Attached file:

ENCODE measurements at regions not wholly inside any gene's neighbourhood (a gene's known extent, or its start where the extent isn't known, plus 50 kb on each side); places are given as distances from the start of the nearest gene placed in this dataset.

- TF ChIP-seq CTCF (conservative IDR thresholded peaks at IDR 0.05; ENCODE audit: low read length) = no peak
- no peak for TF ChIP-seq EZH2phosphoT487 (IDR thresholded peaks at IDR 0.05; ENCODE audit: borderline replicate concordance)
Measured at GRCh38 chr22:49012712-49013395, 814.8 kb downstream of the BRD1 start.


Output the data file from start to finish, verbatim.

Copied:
ENCODE measurements at regions not wholly inside any gene's neighbourhood (a gene's known extent, or its start where the extent isn't known, plus 50 kb on each side); places are given as distances from the start of the nearest gene placed in this dataset.

- TF ChIP-seq CTCF (conservative IDR thresholded peaks at IDR 0.05; ENCODE audit: low read length) = no peak
- no peak for TF ChIP-seq EZH2phosphoT487 (IDR thresholded peaks at IDR 0.05; ENCODE audit: borderline replicate concordance)
Measured at GRCh38 chr22:49012712-49013395, 814.8 kb downstream of the BRD1 start.